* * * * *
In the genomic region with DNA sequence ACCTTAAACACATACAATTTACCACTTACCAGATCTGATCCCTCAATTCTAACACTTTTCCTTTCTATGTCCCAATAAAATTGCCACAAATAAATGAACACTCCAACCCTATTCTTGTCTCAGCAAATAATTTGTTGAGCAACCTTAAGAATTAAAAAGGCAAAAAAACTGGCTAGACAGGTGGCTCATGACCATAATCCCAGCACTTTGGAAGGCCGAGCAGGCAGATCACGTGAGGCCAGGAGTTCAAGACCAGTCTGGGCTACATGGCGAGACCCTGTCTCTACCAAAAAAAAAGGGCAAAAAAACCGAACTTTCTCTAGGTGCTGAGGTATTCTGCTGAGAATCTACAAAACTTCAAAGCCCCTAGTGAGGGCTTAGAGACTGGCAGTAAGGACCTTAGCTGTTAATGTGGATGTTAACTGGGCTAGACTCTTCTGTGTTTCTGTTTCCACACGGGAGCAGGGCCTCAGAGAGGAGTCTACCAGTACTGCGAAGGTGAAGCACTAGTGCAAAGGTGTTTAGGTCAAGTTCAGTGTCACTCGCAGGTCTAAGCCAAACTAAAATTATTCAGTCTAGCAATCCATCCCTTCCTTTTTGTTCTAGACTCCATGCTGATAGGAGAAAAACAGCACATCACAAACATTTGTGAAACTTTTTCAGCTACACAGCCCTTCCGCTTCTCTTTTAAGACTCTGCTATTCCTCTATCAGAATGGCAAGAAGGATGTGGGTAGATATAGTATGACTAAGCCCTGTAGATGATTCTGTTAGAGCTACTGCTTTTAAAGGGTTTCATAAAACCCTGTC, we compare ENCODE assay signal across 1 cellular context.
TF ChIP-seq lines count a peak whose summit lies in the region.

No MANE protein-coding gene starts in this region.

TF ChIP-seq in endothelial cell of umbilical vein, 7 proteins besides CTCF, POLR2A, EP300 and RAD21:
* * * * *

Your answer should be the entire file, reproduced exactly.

In the genomic region with DNA sequence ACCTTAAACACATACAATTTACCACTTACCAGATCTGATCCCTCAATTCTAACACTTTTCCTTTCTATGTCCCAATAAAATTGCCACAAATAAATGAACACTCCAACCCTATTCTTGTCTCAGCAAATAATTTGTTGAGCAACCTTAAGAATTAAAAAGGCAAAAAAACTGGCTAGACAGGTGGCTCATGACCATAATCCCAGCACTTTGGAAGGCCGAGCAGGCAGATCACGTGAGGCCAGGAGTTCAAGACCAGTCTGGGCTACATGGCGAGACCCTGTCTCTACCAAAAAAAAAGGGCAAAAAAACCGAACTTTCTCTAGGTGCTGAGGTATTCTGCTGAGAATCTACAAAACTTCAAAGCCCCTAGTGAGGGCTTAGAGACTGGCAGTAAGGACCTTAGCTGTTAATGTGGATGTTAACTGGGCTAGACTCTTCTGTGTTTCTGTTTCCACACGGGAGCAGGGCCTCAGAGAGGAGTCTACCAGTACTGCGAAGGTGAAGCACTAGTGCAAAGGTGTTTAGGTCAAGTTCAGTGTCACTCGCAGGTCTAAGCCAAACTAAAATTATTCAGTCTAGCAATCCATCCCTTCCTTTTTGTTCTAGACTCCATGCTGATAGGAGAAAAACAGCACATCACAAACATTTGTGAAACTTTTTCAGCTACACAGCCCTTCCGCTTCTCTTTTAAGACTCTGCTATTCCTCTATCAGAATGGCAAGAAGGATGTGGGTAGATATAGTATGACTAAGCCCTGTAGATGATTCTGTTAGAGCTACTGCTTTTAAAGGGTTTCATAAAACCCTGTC, we compare ENCODE assay signal across 1 cellular context.
TF ChIP-seq lines count a peak whose summit lies in the region.

No MANE protein-coding gene starts in this region.

TF ChIP-seq in endothelial cell of umbilical vein, 7 proteins besides CTCF, POLR2A, EP300 and RAD21: